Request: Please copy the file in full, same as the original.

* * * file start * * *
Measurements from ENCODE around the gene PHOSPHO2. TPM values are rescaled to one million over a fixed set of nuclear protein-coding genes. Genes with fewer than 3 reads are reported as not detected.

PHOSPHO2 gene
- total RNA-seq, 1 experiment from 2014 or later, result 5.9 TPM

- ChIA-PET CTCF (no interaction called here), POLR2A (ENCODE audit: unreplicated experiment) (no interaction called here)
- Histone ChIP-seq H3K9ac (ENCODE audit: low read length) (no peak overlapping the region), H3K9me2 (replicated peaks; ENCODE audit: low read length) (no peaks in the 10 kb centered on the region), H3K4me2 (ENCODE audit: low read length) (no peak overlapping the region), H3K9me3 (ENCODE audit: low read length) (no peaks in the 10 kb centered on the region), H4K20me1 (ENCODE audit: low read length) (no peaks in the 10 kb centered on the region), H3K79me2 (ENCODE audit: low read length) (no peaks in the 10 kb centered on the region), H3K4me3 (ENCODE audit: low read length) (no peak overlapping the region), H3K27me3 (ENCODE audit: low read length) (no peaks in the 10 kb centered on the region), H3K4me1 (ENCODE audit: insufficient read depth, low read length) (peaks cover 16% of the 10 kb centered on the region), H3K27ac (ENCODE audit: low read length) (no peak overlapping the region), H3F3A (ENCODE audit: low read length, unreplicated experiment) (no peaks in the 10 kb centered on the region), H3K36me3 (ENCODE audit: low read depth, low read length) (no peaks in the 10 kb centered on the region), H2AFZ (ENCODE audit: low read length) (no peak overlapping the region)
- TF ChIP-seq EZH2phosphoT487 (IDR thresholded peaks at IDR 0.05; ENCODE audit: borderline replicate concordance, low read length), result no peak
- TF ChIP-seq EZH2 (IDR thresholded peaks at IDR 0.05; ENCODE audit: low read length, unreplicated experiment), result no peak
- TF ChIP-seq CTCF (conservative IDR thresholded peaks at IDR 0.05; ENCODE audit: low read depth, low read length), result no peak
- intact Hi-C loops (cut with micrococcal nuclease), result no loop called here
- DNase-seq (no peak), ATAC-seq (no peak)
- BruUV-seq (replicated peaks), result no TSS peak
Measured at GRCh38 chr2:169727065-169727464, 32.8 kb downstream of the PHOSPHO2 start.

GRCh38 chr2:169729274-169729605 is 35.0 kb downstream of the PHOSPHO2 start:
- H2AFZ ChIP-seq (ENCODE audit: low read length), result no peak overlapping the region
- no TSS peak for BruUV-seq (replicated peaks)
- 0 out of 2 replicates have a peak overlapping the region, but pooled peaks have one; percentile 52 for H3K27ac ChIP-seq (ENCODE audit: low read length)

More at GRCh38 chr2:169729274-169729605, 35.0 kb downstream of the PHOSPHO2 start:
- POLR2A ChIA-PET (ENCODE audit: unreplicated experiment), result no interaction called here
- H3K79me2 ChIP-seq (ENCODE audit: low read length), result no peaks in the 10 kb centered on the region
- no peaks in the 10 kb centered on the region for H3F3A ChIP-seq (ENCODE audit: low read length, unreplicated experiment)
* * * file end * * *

Measurements from ENCODE around the gene PHOSPHO2. TPM values are rescaled to one million over a fixed set of nuclear protein-coding genes. Genes with fewer than 3 reads are reported as not detected.

PHOSPHO2 gene
- total RNA-seq, 1 experiment from 2014 or later, result 5.9 TPM

- ChIA-PET CTCF (no interaction called here), POLR2A (ENCODE audit: unreplicated experiment) (no interaction called here)
- Histone ChIP-seq H3K9ac (ENCODE audit: low read length) (no peak overlapping the region), H3K9me2 (replicated peaks; ENCODE audit: low read length) (no peaks in the 10 kb centered on the region), H3K4me2 (ENCODE audit: low read length) (no peak overlapping the region), H3K9me3 (ENCODE audit: low read length) (no peaks in the 10 kb centered on the region), H4K20me1 (ENCODE audit: low read length) (no peaks in the 10 kb centered on the region), H3K79me2 (ENCODE audit: low read length) (no peaks in the 10 kb centered on the region), H3K4me3 (ENCODE audit: low read length) (no peak overlapping the region), H3K27me3 (ENCODE audit: low read length) (no peaks in the 10 kb centered on the region), H3K4me1 (ENCODE audit: insufficient read depth, low read length) (peaks cover 16% of the 10 kb centered on the region), H3K27ac (ENCODE audit: low read length) (no peak overlapping the region), H3F3A (ENCODE audit: low read length, unreplicated experiment) (no peaks in the 10 kb centered on the region), H3K36me3 (ENCODE audit: low read depth, low read length) (no peaks in the 10 kb centered on the region), H2AFZ (ENCODE audit: low read length) (no peak overlapping the region)
- TF ChIP-seq EZH2phosphoT487 (IDR thresholded peaks at IDR 0.05; ENCODE audit: borderline replicate concordance, low read length), result no peak
- TF ChIP-seq EZH2 (IDR thresholded peaks at IDR 0.05; ENCODE audit: low read length, unreplicated experiment), result no peak
- TF ChIP-seq CTCF (conservative IDR thresholded peaks at IDR 0.05; ENCODE audit: low read depth, low read length), result no peak
- intact Hi-C loops (cut with micrococcal nuclease), result no loop called here
- DNase-seq (no peak), ATAC-seq (no peak)
- BruUV-seq (replicated peaks), result no TSS peak
Measured at GRCh38 chr2:169727065-169727464, 32.8 kb downstream of the PHOSPHO2 start.

GRCh38 chr2:169729274-169729605 is 35.0 kb downstream of the PHOSPHO2 start:
- H2AFZ ChIP-seq (ENCODE audit: low read length), result no peak overlapping the region
- no TSS peak for BruUV-seq (replicated peaks)
- 0 out of 2 replicates have a peak overlapping the region, but pooled peaks have one; percentile 52 for H3K27ac ChIP-seq (ENCODE audit: low read length)

More at GRCh38 chr2:169729274-169729605, 35.0 kb downstream of the PHOSPHO2 start:
- POLR2A ChIA-PET (ENCODE audit: unreplicated experiment), result no interaction called here
- H3K79me2 ChIP-seq (ENCODE audit: low read length), result no peaks in the 10 kb centered on the region
- no peaks in the 10 kb centered on the region for H3F3A ChIP-seq (ENCODE audit: low read length, unreplicated experiment)